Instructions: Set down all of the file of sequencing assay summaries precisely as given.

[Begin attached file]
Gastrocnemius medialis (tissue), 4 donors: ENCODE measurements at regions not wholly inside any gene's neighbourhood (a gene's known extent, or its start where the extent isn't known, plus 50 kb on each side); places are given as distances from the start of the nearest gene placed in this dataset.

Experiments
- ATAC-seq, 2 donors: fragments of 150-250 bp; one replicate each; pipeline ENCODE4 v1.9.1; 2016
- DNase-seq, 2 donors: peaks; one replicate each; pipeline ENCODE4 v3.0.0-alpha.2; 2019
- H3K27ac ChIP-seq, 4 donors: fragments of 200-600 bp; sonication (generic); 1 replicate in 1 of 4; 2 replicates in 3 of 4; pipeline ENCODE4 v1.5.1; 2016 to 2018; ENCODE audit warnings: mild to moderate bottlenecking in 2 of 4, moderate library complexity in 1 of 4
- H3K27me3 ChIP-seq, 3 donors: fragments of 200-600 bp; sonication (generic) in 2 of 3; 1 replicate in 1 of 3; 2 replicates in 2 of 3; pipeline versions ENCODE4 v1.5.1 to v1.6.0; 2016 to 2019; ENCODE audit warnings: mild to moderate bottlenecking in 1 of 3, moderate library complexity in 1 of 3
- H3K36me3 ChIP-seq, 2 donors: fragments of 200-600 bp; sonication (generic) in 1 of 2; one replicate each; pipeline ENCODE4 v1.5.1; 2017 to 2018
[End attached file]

Gastrocnemius medialis (tissue), 4 donors: ENCODE measurements at regions not wholly inside any gene's neighbourhood (a gene's known extent, or its start where the extent isn't known, plus 50 kb on each side); places are given as distances from the start of the nearest gene placed in this dataset.

Experiments
- ATAC-seq, 2 donors: fragments of 150-250 bp; one replicate each; pipeline ENCODE4 v1.9.1; 2016
- DNase-seq, 2 donors: peaks; one replicate each; pipeline ENCODE4 v3.0.0-alpha.2; 2019
- H3K27ac ChIP-seq, 4 donors: fragments of 200-600 bp; sonication (generic); 1 replicate in 1 of 4; 2 replicates in 3 of 4; pipeline ENCODE4 v1.5.1; 2016 to 2018; ENCODE audit warnings: mild to moderate bottlenecking in 2 of 4, moderate library complexity in 1 of 4
- H3K27me3 ChIP-seq, 3 donors: fragments of 200-600 bp; sonication (generic) in 2 of 3; 1 replicate in 1 of 3; 2 replicates in 2 of 3; pipeline versions ENCODE4 v1.5.1 to v1.6.0; 2016 to 2019; ENCODE audit warnings: mild to moderate bottlenecking in 1 of 3, moderate library complexity in 1 of 3
- H3K36me3 ChIP-seq, 2 donors: fragments of 200-600 bp; sonication (generic) in 1 of 2; one replicate each; pipeline ENCODE4 v1.5.1; 2017 to 2018